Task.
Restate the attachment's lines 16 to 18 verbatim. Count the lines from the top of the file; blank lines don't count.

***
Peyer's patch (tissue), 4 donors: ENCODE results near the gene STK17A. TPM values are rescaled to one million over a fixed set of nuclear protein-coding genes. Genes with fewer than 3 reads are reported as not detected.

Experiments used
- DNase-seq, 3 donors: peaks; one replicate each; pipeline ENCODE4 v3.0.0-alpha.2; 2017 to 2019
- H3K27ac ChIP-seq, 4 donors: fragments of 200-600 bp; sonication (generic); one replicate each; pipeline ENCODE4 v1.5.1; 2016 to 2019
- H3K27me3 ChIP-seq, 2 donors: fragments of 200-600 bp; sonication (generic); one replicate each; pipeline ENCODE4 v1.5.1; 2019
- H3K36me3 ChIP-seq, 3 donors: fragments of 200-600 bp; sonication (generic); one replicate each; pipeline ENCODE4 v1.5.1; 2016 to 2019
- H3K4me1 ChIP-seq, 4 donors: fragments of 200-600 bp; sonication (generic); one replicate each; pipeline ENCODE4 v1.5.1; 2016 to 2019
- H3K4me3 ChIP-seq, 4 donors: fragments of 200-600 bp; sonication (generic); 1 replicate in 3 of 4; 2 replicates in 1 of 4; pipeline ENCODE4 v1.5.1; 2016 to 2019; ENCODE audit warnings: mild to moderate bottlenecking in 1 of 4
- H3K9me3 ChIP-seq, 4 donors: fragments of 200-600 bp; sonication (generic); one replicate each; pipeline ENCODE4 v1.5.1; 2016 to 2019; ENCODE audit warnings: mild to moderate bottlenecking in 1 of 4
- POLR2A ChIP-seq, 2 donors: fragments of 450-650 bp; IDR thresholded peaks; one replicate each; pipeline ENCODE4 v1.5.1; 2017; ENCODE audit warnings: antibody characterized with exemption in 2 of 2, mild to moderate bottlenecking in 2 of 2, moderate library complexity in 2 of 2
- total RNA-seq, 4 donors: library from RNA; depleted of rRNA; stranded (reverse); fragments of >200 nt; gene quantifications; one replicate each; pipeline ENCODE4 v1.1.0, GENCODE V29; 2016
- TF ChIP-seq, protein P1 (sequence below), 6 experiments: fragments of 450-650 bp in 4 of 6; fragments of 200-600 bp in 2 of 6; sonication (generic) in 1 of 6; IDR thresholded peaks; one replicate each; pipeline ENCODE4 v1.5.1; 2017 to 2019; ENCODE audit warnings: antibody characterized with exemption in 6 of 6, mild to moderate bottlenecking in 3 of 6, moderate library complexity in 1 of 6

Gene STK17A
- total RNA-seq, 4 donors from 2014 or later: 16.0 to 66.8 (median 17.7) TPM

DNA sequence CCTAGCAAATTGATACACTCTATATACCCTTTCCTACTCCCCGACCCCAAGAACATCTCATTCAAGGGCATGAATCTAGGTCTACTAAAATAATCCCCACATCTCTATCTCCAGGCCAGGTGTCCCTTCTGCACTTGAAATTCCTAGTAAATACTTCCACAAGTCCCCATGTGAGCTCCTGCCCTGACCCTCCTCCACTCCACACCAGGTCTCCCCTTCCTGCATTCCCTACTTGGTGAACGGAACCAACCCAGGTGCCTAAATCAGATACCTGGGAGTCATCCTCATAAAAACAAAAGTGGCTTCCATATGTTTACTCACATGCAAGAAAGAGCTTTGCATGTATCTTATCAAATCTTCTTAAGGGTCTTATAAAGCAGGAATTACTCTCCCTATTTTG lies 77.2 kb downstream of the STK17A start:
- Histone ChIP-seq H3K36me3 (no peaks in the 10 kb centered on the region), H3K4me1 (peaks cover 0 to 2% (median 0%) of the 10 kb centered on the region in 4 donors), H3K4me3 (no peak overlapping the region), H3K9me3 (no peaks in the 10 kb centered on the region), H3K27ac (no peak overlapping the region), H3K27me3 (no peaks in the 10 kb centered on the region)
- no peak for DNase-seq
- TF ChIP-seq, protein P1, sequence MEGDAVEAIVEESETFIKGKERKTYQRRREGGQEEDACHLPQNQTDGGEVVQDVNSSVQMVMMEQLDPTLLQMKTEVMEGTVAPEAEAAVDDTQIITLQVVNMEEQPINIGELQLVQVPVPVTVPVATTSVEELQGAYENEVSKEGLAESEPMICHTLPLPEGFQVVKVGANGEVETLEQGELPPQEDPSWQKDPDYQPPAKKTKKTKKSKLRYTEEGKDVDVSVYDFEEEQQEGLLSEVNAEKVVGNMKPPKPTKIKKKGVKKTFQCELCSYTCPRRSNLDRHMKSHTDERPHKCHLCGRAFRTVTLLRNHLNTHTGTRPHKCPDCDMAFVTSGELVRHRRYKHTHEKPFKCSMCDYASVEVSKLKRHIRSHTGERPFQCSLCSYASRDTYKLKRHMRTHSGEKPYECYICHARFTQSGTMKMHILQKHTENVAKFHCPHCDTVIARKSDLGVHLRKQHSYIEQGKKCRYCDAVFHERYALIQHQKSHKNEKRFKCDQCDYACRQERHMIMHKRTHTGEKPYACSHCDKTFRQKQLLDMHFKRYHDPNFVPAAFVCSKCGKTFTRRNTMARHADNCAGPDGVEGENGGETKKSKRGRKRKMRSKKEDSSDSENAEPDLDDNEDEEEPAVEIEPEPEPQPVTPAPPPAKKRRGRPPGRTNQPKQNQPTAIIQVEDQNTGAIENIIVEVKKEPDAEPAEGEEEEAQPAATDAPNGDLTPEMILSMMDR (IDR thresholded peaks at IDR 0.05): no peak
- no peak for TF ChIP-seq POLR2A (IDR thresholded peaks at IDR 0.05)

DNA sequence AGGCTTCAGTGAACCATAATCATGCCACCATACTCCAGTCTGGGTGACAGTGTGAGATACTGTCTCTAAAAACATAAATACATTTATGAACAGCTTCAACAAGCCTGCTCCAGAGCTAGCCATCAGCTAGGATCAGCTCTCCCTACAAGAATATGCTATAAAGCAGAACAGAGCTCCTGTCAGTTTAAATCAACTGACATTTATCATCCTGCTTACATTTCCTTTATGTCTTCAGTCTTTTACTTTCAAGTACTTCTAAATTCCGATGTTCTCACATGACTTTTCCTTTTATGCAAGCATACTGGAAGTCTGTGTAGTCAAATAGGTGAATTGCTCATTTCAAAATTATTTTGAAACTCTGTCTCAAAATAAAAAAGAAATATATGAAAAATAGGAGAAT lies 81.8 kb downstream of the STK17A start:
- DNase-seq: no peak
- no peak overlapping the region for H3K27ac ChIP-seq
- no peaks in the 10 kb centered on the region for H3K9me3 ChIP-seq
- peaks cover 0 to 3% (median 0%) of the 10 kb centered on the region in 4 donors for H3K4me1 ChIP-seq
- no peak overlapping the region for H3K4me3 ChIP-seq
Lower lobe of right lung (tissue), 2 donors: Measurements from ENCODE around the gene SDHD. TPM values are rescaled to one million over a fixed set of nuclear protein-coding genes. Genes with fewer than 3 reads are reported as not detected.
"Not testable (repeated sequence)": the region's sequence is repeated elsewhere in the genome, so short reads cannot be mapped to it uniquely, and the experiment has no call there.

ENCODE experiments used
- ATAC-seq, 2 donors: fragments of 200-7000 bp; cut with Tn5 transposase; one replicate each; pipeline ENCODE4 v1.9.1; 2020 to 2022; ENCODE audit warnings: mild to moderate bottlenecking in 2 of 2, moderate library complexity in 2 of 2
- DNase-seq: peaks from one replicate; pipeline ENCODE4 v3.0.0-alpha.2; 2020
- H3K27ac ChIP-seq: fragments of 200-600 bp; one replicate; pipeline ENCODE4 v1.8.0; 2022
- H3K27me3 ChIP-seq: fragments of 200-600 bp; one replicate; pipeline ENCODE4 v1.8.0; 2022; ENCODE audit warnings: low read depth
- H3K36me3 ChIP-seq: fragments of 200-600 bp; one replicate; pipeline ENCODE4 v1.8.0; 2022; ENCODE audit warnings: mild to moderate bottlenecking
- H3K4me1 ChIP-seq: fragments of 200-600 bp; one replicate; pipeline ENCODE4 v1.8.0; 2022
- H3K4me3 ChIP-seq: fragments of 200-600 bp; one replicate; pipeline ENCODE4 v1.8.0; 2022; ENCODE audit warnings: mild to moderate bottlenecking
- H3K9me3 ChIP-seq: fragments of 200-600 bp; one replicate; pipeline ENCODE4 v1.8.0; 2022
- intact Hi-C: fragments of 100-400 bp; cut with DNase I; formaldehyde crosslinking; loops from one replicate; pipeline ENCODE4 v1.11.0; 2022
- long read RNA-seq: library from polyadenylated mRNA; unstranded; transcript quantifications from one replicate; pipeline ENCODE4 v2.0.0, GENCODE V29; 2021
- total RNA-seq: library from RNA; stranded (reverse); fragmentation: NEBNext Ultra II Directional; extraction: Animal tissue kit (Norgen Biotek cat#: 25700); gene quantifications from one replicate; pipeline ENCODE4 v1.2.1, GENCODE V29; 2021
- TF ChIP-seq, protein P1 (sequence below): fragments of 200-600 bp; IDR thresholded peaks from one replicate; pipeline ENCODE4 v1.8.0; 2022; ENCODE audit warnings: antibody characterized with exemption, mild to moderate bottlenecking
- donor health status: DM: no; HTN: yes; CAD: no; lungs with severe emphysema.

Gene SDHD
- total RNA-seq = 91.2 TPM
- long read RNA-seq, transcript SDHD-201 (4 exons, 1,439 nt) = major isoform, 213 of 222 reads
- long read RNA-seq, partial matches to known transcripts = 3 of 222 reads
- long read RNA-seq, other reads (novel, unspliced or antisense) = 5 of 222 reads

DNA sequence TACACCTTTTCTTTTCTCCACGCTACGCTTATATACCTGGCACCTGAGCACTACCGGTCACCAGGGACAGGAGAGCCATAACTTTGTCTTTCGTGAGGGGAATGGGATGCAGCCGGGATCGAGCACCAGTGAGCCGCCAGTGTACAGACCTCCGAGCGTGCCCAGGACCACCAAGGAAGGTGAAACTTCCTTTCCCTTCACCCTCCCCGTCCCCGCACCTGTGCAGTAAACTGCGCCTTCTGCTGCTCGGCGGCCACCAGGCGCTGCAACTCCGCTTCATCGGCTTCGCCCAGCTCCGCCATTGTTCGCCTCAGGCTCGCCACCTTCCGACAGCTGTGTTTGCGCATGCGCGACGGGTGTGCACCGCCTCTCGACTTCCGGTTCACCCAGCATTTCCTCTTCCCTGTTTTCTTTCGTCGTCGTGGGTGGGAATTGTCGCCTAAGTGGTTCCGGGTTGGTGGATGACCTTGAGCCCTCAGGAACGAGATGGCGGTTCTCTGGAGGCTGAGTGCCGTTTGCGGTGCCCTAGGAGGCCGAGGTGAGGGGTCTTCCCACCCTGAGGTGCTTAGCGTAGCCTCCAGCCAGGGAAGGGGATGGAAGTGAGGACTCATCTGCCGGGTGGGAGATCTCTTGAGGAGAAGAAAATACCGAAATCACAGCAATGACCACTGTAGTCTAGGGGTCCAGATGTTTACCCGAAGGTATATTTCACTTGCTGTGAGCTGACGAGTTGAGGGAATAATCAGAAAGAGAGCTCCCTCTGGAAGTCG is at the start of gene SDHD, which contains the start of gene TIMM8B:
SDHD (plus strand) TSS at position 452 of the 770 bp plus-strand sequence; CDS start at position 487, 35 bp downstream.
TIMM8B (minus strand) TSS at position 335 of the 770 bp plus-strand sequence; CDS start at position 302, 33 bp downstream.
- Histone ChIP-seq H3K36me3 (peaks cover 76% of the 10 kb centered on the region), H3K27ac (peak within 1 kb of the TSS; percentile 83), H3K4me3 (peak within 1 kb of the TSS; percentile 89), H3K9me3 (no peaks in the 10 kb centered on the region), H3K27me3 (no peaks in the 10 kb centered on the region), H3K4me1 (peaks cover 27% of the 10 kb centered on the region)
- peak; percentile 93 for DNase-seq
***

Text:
- Histone ChIP-seq H3K36me3 (no peaks in the 10 kb centered on the region), H3K4me1 (peaks cover 0 to 2% (median 0%) of the 10 kb centered on the region in 4 donors), H3K4me3 (no peak overlapping the region), H3K9me3 (no peaks in the 10 kb centered on the region), H3K27ac (no peak overlapping the region), H3K27me3 (no peaks in the 10 kb centered on the region)
- no peak for DNase-seq
- TF ChIP-seq, protein P1, sequence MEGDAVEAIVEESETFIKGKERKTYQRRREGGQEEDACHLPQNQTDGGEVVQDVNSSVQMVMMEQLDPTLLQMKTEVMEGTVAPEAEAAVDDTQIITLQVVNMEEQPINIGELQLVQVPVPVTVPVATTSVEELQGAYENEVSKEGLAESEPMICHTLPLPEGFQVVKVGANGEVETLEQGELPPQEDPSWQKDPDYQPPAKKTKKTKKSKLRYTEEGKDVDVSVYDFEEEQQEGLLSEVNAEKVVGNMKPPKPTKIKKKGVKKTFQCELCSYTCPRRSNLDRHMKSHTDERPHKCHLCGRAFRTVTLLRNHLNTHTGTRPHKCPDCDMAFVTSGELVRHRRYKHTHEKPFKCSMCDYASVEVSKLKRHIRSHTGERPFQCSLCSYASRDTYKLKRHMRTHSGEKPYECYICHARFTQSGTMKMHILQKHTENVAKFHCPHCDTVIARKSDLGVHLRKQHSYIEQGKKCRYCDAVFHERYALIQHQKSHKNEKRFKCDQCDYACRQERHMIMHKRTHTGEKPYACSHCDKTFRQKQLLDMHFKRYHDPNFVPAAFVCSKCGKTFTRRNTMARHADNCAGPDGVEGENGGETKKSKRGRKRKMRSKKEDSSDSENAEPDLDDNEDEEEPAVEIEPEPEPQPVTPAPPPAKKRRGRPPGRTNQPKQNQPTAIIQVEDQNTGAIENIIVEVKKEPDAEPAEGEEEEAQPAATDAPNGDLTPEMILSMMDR (IDR thresholded peaks at IDR 0.05): no peak